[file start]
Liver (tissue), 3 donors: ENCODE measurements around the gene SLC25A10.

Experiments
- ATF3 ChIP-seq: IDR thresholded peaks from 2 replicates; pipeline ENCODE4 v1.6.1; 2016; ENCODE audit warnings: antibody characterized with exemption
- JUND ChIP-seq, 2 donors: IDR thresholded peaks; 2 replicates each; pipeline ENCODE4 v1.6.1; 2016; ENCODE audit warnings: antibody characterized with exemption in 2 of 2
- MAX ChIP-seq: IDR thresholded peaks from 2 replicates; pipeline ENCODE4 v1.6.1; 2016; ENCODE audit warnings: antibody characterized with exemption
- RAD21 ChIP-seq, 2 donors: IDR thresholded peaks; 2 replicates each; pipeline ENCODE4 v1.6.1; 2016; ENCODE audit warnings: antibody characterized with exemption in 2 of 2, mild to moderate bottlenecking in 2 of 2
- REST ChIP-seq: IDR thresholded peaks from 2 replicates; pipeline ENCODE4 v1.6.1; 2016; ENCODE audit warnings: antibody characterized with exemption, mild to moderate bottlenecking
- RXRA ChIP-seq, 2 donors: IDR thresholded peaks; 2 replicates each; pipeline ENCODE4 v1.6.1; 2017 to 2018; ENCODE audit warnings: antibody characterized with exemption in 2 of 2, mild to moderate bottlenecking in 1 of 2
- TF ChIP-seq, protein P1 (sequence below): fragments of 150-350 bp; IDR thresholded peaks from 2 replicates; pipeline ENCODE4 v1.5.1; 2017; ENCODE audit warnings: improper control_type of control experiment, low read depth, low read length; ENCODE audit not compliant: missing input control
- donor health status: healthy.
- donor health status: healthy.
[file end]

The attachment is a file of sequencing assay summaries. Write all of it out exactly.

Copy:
Liver (tissue), 3 donors: ENCODE measurements around the gene SLC25A10.

Experiments
- ATF3 ChIP-seq: IDR thresholded peaks from 2 replicates; pipeline ENCODE4 v1.6.1; 2016; ENCODE audit warnings: antibody characterized with exemption
- JUND ChIP-seq, 2 donors: IDR thresholded peaks; 2 replicates each; pipeline ENCODE4 v1.6.1; 2016; ENCODE audit warnings: antibody characterized with exemption in 2 of 2
- MAX ChIP-seq: IDR thresholded peaks from 2 replicates; pipeline ENCODE4 v1.6.1; 2016; ENCODE audit warnings: antibody characterized with exemption
- RAD21 ChIP-seq, 2 donors: IDR thresholded peaks; 2 replicates each; pipeline ENCODE4 v1.6.1; 2016; ENCODE audit warnings: antibody characterized with exemption in 2 of 2, mild to moderate bottlenecking in 2 of 2
- REST ChIP-seq: IDR thresholded peaks from 2 replicates; pipeline ENCODE4 v1.6.1; 2016; ENCODE audit warnings: antibody characterized with exemption, mild to moderate bottlenecking
- RXRA ChIP-seq, 2 donors: IDR thresholded peaks; 2 replicates each; pipeline ENCODE4 v1.6.1; 2017 to 2018; ENCODE audit warnings: antibody characterized with exemption in 2 of 2, mild to moderate bottlenecking in 1 of 2
- TF ChIP-seq, protein P1 (sequence below): fragments of 150-350 bp; IDR thresholded peaks from 2 replicates; pipeline ENCODE4 v1.5.1; 2017; ENCODE audit warnings: improper control_type of control experiment, low read depth, low read length; ENCODE audit not compliant: missing input control
- donor health status: healthy.
- donor health status: healthy.